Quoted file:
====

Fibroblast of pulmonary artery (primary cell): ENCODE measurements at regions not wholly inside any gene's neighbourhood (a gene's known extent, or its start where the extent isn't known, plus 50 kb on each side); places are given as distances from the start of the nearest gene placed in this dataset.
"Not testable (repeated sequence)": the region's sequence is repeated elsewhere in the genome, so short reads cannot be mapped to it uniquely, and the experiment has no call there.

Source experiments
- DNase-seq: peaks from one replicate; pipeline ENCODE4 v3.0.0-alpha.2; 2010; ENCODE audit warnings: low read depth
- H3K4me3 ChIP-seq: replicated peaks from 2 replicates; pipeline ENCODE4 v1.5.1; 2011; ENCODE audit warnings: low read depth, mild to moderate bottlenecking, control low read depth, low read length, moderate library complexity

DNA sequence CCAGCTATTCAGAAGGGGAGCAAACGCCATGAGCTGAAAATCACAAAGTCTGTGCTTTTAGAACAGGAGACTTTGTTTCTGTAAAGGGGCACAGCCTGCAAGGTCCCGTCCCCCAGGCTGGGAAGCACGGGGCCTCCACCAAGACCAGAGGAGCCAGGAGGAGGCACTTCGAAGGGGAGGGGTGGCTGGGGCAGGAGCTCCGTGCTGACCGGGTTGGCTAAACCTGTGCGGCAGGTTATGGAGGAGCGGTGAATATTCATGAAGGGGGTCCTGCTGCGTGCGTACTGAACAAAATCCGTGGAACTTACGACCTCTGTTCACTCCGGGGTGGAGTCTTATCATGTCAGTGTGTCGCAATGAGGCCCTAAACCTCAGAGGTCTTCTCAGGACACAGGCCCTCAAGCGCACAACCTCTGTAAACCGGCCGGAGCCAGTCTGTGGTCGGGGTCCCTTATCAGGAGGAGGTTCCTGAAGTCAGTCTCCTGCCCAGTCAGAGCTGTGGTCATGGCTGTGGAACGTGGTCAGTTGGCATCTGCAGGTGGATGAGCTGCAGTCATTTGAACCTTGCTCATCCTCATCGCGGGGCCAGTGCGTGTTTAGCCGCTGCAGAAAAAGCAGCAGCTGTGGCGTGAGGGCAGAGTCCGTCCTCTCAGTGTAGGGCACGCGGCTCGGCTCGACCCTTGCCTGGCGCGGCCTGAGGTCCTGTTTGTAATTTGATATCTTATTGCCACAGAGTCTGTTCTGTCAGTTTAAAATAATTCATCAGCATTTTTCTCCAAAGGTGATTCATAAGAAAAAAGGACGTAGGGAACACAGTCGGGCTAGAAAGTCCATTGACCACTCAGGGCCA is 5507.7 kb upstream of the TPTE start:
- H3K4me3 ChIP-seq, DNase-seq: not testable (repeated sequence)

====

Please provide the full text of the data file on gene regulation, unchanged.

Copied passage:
Fibroblast of pulmonary artery (primary cell): ENCODE measurements at regions not wholly inside any gene's neighbourhood (a gene's known extent, or its start where the extent isn't known, plus 50 kb on each side); places are given as distances from the start of the nearest gene placed in this dataset.
"Not testable (repeated sequence)": the region's sequence is repeated elsewhere in the genome, so short reads cannot be mapped to it uniquely, and the experiment has no call there.

Source experiments
- DNase-seq: peaks from one replicate; pipeline ENCODE4 v3.0.0-alpha.2; 2010; ENCODE audit warnings: low read depth
- H3K4me3 ChIP-seq: replicated peaks from 2 replicates; pipeline ENCODE4 v1.5.1; 2011; ENCODE audit warnings: low read depth, mild to moderate bottlenecking, control low read depth, low read length, moderate library complexity

DNA sequence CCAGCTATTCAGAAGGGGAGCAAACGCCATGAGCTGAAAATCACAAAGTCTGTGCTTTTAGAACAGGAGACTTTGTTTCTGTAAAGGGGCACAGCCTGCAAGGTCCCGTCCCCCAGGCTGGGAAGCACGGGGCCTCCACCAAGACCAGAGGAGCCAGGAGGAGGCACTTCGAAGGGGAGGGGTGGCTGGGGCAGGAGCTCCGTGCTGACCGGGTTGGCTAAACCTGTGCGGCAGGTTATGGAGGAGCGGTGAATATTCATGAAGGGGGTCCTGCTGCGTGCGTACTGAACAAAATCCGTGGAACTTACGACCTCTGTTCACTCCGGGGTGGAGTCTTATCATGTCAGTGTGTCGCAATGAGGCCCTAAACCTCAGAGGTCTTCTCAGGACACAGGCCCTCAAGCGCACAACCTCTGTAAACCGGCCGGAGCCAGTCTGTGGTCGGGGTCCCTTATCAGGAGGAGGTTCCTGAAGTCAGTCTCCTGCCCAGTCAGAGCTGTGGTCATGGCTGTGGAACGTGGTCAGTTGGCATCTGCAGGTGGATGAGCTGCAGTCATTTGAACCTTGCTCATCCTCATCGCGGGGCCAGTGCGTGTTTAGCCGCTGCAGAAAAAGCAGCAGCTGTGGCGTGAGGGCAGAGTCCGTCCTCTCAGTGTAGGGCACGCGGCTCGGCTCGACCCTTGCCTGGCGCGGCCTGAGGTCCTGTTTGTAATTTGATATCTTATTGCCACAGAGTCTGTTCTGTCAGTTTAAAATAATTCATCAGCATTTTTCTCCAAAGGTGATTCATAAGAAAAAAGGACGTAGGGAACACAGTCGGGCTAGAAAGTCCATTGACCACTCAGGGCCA is 5507.7 kb upstream of the TPTE start:
- H3K4me3 ChIP-seq, DNase-seq: not testable (repeated sequence)